15. David L. Anderson & John Tressler, 2008. "Research Output in New Zealand Economics Department 2000-2006," Working Papers in Economics 08/05, University of Waikato.
    16. Joseph J. Sabia, 2007. "Reading, Writing, And Sex: The Effect Of Losing Virginity On Academic Performance," Economic Inquiry, Western Economic Association International, vol. 45(4), pages 647-670, October.
    17. John Tressler & David L. Anderson, 2012. "Citations as a Measure of the Research Outputs of New Zealand's Economics Departments: The Problem of 'Long and Variable Lags'," Agenda - A Journal of Policy Analysis and Reform, Australian National University, College of Business and Economics, School of Economics, vol. 19(1), pages 17-40.
    18. Kevin Denny & Veruska Oppedisano, 2010. "Class size effects: evidence using a new estimation technique," Working Papers 201051, Geary Institute, University College Dublin.
    19. Carayol, Nicolas & Matt, Mireille, 2006. "Individual and collective determinants of academic scientists' productivity," Information Economics and Policy, Elsevier, vol. 18(1), pages 55-72, March.
    Full references (including those not matched with items on IDEAS)

    Citations

    Citations are extracted by the CitEc Project, subscribe to its RSS feed for this item.
    as


    Cited by:

    1. Clément Bosquet & Pierre-Philippe Combes, 2013. "Are academics who publish more also more cited? Individual determinants of publication and citation records," Scientometrics, Springer;Akadémiai Kiadó, vol. 97(3), pages 831-857, December.
    2. repec:spr:scient:v:103:y:2015:i:1:d:10.1007_s11192-014-1523-0 is not listed on IDEAS
    3. repec:spr:scient:v:103:y:2015:i:2:d:10.1007_s11192-015-1537-2 is not listed on IDEAS
    4. repec:spr:scient:v:102:y:2015:i:1:d:10.1007_s11192-014-1430-4 is not listed on IDEAS
    5. repec:spr:scient:v:105:y:2015:i:3:d:10.1007_s11192-015-1759-3 is not listed on IDEAS
    6. repec:spr:scient:v:101:y:2014:i:1:d:10.1007_s11192-014-1326-3 is not listed on IDEAS
    7. Vinod Mishra & Russell Smyth, 2012. "Academic Inbreeding and Research Productivity in Australian Law Schools," Monash Economics Working Papers 46-12, Monash University, Department of Economics.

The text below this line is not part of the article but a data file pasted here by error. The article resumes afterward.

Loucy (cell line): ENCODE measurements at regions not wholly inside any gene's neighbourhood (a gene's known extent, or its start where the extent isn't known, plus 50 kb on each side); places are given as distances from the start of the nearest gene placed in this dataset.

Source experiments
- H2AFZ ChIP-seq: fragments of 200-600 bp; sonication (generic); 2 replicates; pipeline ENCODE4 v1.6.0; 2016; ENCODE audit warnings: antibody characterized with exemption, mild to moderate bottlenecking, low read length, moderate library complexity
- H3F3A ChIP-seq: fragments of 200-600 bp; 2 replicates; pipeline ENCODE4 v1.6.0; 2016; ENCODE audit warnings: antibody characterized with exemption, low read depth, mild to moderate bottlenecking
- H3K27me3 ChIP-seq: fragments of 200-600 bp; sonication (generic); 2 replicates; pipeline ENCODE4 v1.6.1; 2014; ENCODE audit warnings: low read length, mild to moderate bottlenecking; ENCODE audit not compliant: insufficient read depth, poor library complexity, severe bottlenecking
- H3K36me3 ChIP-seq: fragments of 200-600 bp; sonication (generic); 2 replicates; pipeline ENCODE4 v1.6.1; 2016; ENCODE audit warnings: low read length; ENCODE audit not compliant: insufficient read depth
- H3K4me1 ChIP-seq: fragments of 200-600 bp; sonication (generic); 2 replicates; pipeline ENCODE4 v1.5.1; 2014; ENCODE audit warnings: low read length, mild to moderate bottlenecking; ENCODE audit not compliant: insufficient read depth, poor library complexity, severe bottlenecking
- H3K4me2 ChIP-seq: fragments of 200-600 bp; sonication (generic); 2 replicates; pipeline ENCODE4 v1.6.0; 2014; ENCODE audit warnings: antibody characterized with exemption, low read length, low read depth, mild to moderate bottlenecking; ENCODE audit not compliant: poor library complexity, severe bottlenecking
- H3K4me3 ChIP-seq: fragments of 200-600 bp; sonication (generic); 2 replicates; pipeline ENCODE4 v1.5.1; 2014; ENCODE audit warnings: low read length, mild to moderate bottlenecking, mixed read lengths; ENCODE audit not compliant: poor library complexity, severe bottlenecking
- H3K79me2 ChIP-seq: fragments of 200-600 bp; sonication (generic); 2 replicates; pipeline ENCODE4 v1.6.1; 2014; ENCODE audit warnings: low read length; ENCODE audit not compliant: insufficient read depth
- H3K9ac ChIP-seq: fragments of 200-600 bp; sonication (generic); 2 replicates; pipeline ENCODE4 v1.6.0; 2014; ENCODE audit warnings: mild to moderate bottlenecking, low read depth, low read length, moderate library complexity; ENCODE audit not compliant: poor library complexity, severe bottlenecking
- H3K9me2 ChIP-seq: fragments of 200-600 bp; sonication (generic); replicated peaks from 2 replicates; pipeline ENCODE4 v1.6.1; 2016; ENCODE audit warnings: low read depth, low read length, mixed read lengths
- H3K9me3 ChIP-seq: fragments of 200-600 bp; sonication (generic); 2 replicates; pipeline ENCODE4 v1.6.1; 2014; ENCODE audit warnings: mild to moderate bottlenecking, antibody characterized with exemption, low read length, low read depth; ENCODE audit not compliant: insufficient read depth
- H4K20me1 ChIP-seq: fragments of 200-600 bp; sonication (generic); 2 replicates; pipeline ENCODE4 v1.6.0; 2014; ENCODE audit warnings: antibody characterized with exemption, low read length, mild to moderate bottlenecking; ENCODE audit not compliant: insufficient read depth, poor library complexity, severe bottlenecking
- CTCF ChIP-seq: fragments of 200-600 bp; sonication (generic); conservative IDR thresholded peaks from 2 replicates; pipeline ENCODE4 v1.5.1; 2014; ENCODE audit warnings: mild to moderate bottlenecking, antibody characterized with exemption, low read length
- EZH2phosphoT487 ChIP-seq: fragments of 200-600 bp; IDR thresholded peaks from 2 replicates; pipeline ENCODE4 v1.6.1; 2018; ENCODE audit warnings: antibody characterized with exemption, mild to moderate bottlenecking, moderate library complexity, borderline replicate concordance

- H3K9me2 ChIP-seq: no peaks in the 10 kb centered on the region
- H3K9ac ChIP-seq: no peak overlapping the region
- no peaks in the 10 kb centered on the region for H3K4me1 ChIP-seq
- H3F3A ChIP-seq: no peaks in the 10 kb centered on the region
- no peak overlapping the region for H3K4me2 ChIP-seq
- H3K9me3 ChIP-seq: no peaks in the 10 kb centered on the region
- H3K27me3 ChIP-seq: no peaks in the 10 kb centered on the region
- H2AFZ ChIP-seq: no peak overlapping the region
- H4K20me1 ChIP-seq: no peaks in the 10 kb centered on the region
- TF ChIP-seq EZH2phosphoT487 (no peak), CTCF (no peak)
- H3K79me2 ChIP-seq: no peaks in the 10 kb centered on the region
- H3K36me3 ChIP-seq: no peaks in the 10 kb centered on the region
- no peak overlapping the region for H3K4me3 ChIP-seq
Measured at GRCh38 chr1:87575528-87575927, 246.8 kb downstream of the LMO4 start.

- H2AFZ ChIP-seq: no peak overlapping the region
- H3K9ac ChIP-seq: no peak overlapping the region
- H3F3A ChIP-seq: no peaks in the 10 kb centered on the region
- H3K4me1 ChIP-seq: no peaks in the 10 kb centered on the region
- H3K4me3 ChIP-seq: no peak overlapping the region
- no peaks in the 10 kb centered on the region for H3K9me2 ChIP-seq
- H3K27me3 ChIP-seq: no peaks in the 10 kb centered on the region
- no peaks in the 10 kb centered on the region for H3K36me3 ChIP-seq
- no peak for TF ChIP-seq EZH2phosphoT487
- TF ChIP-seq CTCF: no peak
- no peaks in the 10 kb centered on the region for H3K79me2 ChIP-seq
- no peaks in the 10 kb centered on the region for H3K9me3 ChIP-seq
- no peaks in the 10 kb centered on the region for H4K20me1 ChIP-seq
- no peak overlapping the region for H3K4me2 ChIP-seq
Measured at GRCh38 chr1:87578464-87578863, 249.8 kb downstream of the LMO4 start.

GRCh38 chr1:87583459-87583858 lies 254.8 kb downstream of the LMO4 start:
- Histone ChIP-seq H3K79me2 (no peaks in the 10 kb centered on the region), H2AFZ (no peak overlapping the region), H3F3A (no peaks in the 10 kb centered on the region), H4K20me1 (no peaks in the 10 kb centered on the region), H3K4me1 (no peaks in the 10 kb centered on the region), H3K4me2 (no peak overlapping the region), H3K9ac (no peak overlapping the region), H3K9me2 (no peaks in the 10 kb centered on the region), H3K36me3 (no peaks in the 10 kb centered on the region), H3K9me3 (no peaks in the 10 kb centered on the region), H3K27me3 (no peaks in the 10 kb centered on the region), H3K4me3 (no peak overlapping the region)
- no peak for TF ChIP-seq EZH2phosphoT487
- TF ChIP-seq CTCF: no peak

8. repec:spr:scient:v:98:y:2014:i:1:d:10.1007_s11192-013-1052-2 is not listed on IDEAS
    9. repec:spr:scient:v:113:y:2017:i:2:d:10.1007_s11192-017-2499-3 is not listed on IDEAS

    More about this item

    Keywords

    Academic rank; Research productivity; Australia; Law;

    Statistics

    Access and download statistics

    Corrections

    All material on this site has been provided by the respective publishers and authors. You can help correct errors and omissions. When requesting a correction, please mention this item's handle: RePEc:mos:moswps:2012-47. See general information about how to correct material in RePEc.

    For technical questions regarding this item, or to correct its authors, title, abstract, bibliographic or download information, contact: (Simon Angus). General contact details of provider: http://edirc.repec.org/data/dxmonau.html .

    If you have authored this item and are not yet registered with RePEc, we encourage you to do it here. This allows to link your profile to this item. It also allows you to accept potential citations to this item that we are uncertain about.

    If CitEc recognized a reference but did not link an item in RePEc to it, you can help with this form .

    If you know of missing items citing this one, you can help us creating those links by adding the relevant references in the same way as above, for each refering item. If you are a registered author of this item, you may also want to check the "citations" tab in your RePEc Author Service profile, as there may be some citations waiting for confirmation.

    Please note that corrections may take a couple of weeks to filter through the various RePEc services.

    IDEAS is a RePEc service hosted by the Research Division of the Federal Reserve Bank of St. Louis . RePEc uses bibliographic data supplied by the respective publishers.